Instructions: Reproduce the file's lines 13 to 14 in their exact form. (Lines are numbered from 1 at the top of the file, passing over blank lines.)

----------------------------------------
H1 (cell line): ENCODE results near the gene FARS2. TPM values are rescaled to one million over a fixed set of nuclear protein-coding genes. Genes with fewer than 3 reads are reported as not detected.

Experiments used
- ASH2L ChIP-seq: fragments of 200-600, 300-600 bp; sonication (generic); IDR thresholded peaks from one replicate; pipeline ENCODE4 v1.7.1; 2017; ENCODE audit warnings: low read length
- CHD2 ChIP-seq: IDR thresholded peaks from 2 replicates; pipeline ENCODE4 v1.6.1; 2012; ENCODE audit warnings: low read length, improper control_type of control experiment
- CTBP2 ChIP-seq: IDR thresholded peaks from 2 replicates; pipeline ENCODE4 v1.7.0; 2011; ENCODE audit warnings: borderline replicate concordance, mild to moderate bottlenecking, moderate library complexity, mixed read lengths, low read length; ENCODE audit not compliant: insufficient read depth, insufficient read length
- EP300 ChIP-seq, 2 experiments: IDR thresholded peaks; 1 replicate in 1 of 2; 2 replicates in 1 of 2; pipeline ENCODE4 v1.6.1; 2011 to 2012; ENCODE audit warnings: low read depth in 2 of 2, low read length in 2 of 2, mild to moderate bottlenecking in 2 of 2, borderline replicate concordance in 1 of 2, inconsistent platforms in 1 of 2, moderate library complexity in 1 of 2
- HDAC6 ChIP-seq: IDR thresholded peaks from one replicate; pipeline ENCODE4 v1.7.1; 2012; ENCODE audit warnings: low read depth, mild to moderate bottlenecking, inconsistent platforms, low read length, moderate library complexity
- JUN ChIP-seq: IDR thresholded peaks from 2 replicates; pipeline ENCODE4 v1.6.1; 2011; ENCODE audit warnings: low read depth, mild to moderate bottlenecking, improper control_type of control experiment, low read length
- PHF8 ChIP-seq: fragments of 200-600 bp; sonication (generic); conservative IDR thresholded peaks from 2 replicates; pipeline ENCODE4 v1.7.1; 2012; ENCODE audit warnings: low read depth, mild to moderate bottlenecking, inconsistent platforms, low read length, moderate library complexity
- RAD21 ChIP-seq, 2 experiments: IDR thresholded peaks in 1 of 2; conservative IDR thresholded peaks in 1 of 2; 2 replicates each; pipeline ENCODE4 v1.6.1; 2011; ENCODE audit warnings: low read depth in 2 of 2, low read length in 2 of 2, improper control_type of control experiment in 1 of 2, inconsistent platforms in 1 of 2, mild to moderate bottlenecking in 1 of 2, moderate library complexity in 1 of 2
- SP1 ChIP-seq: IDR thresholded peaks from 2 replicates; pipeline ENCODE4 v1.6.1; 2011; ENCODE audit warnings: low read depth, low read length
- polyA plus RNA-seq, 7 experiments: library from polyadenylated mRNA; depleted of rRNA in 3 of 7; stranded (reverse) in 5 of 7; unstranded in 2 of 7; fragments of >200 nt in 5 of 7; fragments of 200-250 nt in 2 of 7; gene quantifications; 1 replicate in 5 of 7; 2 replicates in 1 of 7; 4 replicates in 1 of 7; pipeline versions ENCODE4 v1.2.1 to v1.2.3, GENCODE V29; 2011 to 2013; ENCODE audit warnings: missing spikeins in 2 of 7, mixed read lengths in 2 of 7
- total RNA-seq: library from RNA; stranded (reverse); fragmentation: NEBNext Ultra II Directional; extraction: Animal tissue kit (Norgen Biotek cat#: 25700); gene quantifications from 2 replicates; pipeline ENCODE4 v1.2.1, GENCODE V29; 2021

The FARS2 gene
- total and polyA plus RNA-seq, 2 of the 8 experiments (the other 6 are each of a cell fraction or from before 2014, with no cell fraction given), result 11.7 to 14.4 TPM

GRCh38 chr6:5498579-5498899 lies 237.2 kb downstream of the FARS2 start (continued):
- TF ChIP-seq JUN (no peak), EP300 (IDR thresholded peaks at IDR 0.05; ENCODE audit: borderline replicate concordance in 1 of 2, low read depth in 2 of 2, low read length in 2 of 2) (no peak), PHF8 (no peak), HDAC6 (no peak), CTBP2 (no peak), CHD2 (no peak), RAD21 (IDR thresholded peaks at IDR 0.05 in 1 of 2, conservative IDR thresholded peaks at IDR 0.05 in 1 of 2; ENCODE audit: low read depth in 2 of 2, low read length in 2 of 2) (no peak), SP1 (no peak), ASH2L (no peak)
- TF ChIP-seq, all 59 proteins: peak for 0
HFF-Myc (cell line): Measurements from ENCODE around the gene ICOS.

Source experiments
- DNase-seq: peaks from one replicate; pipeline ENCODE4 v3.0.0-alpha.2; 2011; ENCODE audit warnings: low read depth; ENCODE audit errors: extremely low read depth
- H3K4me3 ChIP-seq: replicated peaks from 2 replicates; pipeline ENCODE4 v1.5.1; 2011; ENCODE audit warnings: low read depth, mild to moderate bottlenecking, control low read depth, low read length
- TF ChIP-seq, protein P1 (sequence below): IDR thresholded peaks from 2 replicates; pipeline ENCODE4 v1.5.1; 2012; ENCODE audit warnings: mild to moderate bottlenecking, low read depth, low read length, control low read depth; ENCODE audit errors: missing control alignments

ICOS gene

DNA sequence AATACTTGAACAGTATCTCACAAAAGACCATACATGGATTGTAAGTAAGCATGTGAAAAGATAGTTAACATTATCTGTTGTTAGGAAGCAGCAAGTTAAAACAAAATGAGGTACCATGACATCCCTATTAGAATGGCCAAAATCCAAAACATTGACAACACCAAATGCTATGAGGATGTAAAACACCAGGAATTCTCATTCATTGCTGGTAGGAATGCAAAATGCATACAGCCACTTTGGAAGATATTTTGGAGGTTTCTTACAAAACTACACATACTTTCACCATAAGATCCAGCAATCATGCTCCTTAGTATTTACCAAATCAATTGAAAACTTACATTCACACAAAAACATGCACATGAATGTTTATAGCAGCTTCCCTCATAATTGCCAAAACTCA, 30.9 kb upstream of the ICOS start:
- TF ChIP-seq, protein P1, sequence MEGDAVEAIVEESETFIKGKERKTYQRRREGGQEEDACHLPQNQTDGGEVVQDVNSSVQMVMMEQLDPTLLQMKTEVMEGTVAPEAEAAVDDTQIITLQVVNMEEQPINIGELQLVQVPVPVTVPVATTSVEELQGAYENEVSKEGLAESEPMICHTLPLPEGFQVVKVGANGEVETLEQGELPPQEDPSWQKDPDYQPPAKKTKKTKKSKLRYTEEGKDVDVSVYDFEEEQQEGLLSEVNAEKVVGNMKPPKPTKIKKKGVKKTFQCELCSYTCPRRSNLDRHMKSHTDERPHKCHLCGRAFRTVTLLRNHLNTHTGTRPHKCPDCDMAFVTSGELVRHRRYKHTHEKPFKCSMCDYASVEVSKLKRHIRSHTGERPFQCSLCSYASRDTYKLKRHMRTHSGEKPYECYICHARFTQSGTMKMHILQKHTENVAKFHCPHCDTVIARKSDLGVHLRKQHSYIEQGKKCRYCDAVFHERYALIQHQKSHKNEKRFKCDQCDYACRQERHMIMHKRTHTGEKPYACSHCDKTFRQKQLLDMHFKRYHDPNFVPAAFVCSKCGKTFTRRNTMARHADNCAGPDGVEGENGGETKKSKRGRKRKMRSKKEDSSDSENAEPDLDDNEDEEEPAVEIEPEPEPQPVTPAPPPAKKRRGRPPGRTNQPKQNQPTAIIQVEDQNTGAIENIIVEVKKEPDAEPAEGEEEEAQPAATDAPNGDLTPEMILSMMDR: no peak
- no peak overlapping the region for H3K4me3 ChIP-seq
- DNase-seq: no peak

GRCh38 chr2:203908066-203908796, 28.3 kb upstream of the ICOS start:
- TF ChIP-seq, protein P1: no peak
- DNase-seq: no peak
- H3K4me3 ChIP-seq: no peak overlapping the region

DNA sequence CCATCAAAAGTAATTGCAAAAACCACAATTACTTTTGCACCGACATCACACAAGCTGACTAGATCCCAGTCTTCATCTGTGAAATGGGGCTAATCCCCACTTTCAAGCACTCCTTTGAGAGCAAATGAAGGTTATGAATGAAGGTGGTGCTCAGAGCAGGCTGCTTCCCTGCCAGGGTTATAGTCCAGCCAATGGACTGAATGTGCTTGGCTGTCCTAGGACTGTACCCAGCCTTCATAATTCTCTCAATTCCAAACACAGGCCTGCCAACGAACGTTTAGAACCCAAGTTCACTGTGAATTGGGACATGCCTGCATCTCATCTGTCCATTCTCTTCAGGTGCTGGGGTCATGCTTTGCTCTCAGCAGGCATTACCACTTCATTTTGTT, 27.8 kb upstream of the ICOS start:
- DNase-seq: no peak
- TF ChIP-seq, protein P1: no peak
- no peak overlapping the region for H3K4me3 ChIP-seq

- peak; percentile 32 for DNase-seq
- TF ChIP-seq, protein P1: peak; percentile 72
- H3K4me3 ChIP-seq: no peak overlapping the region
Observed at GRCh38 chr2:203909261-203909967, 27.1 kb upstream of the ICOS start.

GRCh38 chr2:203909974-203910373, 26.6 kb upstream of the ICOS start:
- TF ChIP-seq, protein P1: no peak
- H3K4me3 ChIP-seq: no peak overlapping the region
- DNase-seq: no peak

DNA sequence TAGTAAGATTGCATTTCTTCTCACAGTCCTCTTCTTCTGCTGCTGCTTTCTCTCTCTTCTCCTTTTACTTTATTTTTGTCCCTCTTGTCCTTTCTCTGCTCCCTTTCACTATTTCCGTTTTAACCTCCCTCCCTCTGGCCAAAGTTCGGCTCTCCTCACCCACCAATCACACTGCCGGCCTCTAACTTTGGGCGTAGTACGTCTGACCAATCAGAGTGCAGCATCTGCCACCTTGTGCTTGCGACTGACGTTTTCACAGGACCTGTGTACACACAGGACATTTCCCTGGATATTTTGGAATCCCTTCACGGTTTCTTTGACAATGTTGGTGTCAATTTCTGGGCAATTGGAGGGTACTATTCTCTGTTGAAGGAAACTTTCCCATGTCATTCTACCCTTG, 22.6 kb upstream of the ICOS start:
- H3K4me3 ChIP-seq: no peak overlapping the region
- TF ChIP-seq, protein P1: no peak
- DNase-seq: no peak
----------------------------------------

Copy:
- total RNA-seq: library from RNA; stranded (reverse); fragmentation: NEBNext Ultra II Directional; extraction: Animal tissue kit (Norgen Biotek cat#: 25700); gene quantifications from 2 replicates; pipeline ENCODE4 v1.2.1, GENCODE V29; 2021

The FARS2 gene